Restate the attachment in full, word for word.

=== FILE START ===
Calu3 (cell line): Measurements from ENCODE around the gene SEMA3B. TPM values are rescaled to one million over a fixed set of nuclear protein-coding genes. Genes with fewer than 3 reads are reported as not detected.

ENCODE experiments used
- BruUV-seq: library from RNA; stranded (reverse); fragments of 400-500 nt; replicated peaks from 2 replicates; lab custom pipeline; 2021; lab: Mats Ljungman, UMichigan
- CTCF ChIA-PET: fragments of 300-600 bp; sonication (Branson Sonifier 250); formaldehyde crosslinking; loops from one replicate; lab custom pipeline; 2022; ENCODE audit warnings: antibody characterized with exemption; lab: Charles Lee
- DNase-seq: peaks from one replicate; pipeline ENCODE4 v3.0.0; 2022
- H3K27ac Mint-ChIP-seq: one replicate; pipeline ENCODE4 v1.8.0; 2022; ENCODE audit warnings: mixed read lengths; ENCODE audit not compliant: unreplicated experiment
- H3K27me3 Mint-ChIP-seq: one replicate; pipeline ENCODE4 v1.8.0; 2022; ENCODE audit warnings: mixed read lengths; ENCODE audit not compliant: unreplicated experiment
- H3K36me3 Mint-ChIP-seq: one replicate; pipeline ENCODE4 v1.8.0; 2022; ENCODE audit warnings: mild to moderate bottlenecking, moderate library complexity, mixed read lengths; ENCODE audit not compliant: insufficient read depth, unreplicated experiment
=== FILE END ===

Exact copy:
Calu3 (cell line): Measurements from ENCODE around the gene SEMA3B. TPM values are rescaled to one million over a fixed set of nuclear protein-coding genes. Genes with fewer than 3 reads are reported as not detected.

ENCODE experiments used
- BruUV-seq: library from RNA; stranded (reverse); fragments of 400-500 nt; replicated peaks from 2 replicates; lab custom pipeline; 2021; lab: Mats Ljungman, UMichigan
- CTCF ChIA-PET: fragments of 300-600 bp; sonication (Branson Sonifier 250); formaldehyde crosslinking; loops from one replicate; lab custom pipeline; 2022; ENCODE audit warnings: antibody characterized with exemption; lab: Charles Lee
- DNase-seq: peaks from one replicate; pipeline ENCODE4 v3.0.0; 2022
- H3K27ac Mint-ChIP-seq: one replicate; pipeline ENCODE4 v1.8.0; 2022; ENCODE audit warnings: mixed read lengths; ENCODE audit not compliant: unreplicated experiment
- H3K27me3 Mint-ChIP-seq: one replicate; pipeline ENCODE4 v1.8.0; 2022; ENCODE audit warnings: mixed read lengths; ENCODE audit not compliant: unreplicated experiment
- H3K36me3 Mint-ChIP-seq: one replicate; pipeline ENCODE4 v1.8.0; 2022; ENCODE audit warnings: mild to moderate bottlenecking, moderate library complexity, mixed read lengths; ENCODE audit not compliant: insufficient read depth, unreplicated experiment